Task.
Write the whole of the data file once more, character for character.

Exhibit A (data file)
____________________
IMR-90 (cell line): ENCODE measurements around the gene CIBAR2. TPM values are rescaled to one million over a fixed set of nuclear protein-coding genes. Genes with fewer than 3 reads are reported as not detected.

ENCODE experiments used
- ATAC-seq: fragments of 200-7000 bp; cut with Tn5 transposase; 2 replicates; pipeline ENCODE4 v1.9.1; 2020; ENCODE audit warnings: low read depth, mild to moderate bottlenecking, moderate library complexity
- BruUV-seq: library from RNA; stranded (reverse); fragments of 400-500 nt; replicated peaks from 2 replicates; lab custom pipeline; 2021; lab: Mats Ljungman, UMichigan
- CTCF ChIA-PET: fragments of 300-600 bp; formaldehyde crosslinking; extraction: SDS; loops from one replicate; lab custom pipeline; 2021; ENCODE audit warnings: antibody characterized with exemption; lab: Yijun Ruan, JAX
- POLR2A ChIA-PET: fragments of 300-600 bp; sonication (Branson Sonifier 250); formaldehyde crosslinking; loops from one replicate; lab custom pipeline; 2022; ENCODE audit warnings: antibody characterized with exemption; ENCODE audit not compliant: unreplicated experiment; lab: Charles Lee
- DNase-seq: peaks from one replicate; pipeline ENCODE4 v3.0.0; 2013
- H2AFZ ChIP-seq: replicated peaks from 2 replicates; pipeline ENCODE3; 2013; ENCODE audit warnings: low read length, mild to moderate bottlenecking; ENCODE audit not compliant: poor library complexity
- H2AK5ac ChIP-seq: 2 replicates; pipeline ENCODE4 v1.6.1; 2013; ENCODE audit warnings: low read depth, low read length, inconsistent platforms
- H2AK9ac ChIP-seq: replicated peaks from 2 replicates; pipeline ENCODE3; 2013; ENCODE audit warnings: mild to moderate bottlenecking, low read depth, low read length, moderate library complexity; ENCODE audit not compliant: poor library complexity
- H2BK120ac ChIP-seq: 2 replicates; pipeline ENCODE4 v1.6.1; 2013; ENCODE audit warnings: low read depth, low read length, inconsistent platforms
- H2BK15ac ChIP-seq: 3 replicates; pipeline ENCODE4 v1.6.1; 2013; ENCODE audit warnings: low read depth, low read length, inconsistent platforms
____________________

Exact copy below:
IMR-90 (cell line): ENCODE measurements around the gene CIBAR2. TPM values are rescaled to one million over a fixed set of nuclear protein-coding genes. Genes with fewer than 3 reads are reported as not detected.

ENCODE experiments used
- ATAC-seq: fragments of 200-7000 bp; cut with Tn5 transposase; 2 replicates; pipeline ENCODE4 v1.9.1; 2020; ENCODE audit warnings: low read depth, mild to moderate bottlenecking, moderate library complexity
- BruUV-seq: library from RNA; stranded (reverse); fragments of 400-500 nt; replicated peaks from 2 replicates; lab custom pipeline; 2021; lab: Mats Ljungman, UMichigan
- CTCF ChIA-PET: fragments of 300-600 bp; formaldehyde crosslinking; extraction: SDS; loops from one replicate; lab custom pipeline; 2021; ENCODE audit warnings: antibody characterized with exemption; lab: Yijun Ruan, JAX
- POLR2A ChIA-PET: fragments of 300-600 bp; sonication (Branson Sonifier 250); formaldehyde crosslinking; loops from one replicate; lab custom pipeline; 2022; ENCODE audit warnings: antibody characterized with exemption; ENCODE audit not compliant: unreplicated experiment; lab: Charles Lee
- DNase-seq: peaks from one replicate; pipeline ENCODE4 v3.0.0; 2013
- H2AFZ ChIP-seq: replicated peaks from 2 replicates; pipeline ENCODE3; 2013; ENCODE audit warnings: low read length, mild to moderate bottlenecking; ENCODE audit not compliant: poor library complexity
- H2AK5ac ChIP-seq: 2 replicates; pipeline ENCODE4 v1.6.1; 2013; ENCODE audit warnings: low read depth, low read length, inconsistent platforms
- H2AK9ac ChIP-seq: replicated peaks from 2 replicates; pipeline ENCODE3; 2013; ENCODE audit warnings: mild to moderate bottlenecking, low read depth, low read length, moderate library complexity; ENCODE audit not compliant: poor library complexity
- H2BK120ac ChIP-seq: 2 replicates; pipeline ENCODE4 v1.6.1; 2013; ENCODE audit warnings: low read depth, low read length, inconsistent platforms
- H2BK15ac ChIP-seq: 3 replicates; pipeline ENCODE4 v1.6.1; 2013; ENCODE audit warnings: low read depth, low read length, inconsistent platforms